Tendons are thick cords that connect your muscles to your bones. Tendonitis is a condition where a tendon becomes irritated or inflamed.
What is tendonitis?
Tendons are flexible and tough, and range in size: from small tendons in your hands, to much larger ones, like the ones in your thigh muscles.
If you get small tears in your tendons, or they get damaged or swollen, you experience tendonitis. Tendonitis most commonly affects the shoulder, elbow, knee, wrist and Achilles heel.
What are the symptoms of tendonitis?
The key symptoms of tendonitis include:
- a dull pain in the area or joint surrounding the tendon
- pain that increases when you move the affected area
- swelling, occasionally with heat and redness
Symptoms will be slightly different, according to the tendon that’s affected:
- rotator cuff tendonitis – a dull, aching shoulder pain that can cause problems with sleep, as it worsens at night.
- tennis elbow – pain in the outer elbow, which can spread to the forearm and wrist.
- golfer’s elbow – pain in the inner elbow
- de Quervain’s disease – pain at the back of the wrist, near the bottom of the thumb
- jumper’s knee – pain often below the kneecap (but occasionally above it)
- Achilles tendonitis – pain at the back of the heel / 2 – 4 inches above the heel
What causes tendonitis?
Anyone can get tendonitis, but some people are more likely to than others.
Common risk factors and causes of tendonitis include:
- Repetitive, high-intensity exercise – exercise that involves sudden, swift movements such as running, jumping and throwing is more likely to cause tendonitis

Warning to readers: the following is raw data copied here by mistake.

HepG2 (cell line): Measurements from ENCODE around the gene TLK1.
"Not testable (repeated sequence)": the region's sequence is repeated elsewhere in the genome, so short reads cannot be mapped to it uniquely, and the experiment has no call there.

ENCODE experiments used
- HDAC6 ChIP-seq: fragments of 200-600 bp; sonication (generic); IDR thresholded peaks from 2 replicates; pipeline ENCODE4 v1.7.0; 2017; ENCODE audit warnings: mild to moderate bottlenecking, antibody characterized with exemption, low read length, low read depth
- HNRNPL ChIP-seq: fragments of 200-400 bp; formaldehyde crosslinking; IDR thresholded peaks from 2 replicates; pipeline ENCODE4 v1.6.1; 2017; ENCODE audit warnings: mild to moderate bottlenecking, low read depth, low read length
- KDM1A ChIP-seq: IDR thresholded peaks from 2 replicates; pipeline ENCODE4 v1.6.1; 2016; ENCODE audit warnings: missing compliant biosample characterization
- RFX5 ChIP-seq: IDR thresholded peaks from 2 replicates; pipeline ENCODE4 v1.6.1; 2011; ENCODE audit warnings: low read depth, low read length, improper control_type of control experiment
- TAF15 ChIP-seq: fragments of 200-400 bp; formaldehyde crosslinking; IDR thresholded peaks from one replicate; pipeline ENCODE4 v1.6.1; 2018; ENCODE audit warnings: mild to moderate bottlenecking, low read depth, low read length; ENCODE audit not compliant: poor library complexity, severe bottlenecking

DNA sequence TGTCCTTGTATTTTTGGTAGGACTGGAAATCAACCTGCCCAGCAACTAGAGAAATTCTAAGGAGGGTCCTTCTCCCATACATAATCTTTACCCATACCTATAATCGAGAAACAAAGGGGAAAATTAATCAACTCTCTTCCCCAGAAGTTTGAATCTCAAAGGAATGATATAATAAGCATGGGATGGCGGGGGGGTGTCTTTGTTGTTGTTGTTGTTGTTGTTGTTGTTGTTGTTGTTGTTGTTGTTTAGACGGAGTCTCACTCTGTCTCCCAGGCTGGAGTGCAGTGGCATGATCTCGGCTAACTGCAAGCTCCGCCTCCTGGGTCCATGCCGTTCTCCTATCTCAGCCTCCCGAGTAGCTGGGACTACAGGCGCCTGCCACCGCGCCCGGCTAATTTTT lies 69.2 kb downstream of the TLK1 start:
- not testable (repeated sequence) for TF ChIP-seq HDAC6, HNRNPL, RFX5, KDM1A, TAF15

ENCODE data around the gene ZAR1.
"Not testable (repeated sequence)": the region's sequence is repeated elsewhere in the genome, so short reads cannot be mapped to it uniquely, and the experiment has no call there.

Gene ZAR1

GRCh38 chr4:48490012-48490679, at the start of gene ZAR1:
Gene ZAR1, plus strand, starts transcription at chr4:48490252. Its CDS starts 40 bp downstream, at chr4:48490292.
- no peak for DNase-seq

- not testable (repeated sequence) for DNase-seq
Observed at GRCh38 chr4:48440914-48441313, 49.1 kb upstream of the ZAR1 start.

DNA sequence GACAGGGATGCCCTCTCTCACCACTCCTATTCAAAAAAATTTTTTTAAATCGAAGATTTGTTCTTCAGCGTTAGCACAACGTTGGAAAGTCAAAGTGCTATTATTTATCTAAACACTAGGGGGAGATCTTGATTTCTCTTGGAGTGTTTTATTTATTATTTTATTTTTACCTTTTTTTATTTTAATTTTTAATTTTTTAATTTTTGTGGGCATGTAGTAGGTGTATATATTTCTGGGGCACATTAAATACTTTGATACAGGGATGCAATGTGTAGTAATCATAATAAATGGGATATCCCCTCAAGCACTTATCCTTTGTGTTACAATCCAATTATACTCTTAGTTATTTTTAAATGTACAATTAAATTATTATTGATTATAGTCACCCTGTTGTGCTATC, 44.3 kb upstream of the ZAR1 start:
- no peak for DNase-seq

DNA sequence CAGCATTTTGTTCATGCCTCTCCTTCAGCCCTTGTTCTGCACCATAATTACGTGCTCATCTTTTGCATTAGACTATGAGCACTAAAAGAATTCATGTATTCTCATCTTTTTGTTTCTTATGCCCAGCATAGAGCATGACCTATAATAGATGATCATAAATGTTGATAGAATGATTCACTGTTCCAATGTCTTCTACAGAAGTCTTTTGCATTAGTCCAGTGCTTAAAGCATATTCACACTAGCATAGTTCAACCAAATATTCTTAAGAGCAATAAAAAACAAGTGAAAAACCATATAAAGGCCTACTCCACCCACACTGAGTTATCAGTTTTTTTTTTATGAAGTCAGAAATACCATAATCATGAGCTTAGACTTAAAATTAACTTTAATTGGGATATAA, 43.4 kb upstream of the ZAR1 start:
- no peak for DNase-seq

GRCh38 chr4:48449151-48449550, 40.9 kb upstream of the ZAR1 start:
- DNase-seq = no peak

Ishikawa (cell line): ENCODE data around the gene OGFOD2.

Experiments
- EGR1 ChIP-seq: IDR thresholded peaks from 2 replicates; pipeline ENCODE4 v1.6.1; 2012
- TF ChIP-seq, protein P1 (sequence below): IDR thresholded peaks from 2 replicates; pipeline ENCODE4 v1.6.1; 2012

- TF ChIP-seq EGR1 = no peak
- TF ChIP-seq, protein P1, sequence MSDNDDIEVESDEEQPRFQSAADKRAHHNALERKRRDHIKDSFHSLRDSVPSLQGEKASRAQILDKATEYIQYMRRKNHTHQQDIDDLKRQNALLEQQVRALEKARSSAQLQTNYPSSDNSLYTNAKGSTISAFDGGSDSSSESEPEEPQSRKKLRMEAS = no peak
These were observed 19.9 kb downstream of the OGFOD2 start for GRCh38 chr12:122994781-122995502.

- Getting older – you’re more likely to develop tendonitis as you get older
- Those with certain illnesses, such as rheumatoid arthritis or diabetes, and certain antibiotics
- Having bad posture while exercising or at work
How is tendonitis diagnosed?
Your doctor will ask you about your medical history, including details of any prior injuries, alongside information about the exercise you do. They will ask you to move your affected area in certain ways while they look for any problems in movement and tenderness.
In some instances, your doctor may take an x-ray or MRI scan to try to get a better idea of whether you have tendonitis or another potential condition.
How is tendonitis treated?
For mild tendonitis, heat or ice therapy (applying heat or ice to the affected area once or twice a day, for 10-15 minutes), physical therapy and over-the-counter medications – such as ibuprofen or naproxen – can all help. Physical therapy usually means you meet with a physical therapist once to learn some gentle movement exercises, but then can continue with the exercises on your own at home to ease your shoulder pain.
For more severe cases of tendonitis, you may be given a steroid injection or may be recommended surgery to remove the inflammatory tissue that’s causing your tendonitis.
If you’re unsure what treatment you should go for, or the above treatments don’t work for you, our team of expert specialists are here to help